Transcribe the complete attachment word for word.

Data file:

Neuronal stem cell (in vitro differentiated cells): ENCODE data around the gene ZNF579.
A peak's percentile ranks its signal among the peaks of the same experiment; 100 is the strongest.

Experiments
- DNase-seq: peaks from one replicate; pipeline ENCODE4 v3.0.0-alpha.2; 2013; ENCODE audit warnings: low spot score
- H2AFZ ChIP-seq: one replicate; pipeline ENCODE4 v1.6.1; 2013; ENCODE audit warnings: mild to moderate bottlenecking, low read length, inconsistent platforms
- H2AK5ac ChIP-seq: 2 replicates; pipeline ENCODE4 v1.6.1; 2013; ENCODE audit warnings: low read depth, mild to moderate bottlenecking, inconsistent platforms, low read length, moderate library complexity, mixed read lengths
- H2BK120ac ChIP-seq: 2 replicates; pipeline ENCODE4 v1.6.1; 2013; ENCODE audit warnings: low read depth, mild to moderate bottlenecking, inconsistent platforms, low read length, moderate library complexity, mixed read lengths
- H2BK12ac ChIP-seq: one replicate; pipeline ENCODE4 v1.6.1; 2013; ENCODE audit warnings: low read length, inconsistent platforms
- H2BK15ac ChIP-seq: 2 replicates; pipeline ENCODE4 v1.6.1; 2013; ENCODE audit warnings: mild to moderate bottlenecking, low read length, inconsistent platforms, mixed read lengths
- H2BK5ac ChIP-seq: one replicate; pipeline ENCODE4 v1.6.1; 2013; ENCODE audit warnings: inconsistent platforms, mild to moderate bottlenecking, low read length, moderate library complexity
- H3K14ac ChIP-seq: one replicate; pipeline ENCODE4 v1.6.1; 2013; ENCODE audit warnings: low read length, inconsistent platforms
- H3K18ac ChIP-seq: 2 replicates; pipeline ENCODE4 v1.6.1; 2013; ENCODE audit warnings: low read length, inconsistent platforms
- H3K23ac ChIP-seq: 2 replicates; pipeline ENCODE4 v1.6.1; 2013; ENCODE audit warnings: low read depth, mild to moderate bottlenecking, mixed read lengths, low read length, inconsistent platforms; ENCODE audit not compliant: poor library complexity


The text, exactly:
Neuronal stem cell (in vitro differentiated cells): ENCODE data around the gene ZNF579.
A peak's percentile ranks its signal among the peaks of the same experiment; 100 is the strongest.

Experiments
- DNase-seq: peaks from one replicate; pipeline ENCODE4 v3.0.0-alpha.2; 2013; ENCODE audit warnings: low spot score
- H2AFZ ChIP-seq: one replicate; pipeline ENCODE4 v1.6.1; 2013; ENCODE audit warnings: mild to moderate bottlenecking, low read length, inconsistent platforms
- H2AK5ac ChIP-seq: 2 replicates; pipeline ENCODE4 v1.6.1; 2013; ENCODE audit warnings: low read depth, mild to moderate bottlenecking, inconsistent platforms, low read length, moderate library complexity, mixed read lengths
- H2BK120ac ChIP-seq: 2 replicates; pipeline ENCODE4 v1.6.1; 2013; ENCODE audit warnings: low read depth, mild to moderate bottlenecking, inconsistent platforms, low read length, moderate library complexity, mixed read lengths
- H2BK12ac ChIP-seq: one replicate; pipeline ENCODE4 v1.6.1; 2013; ENCODE audit warnings: low read length, inconsistent platforms
- H2BK15ac ChIP-seq: 2 replicates; pipeline ENCODE4 v1.6.1; 2013; ENCODE audit warnings: mild to moderate bottlenecking, low read length, inconsistent platforms, mixed read lengths
- H2BK5ac ChIP-seq: one replicate; pipeline ENCODE4 v1.6.1; 2013; ENCODE audit warnings: inconsistent platforms, mild to moderate bottlenecking, low read length, moderate library complexity
- H3K14ac ChIP-seq: one replicate; pipeline ENCODE4 v1.6.1; 2013; ENCODE audit warnings: low read length, inconsistent platforms
- H3K18ac ChIP-seq: 2 replicates; pipeline ENCODE4 v1.6.1; 2013; ENCODE audit warnings: low read length, inconsistent platforms
- H3K23ac ChIP-seq: 2 replicates; pipeline ENCODE4 v1.6.1; 2013; ENCODE audit warnings: low read depth, mild to moderate bottlenecking, mixed read lengths, low read length, inconsistent platforms; ENCODE audit not compliant: poor library complexity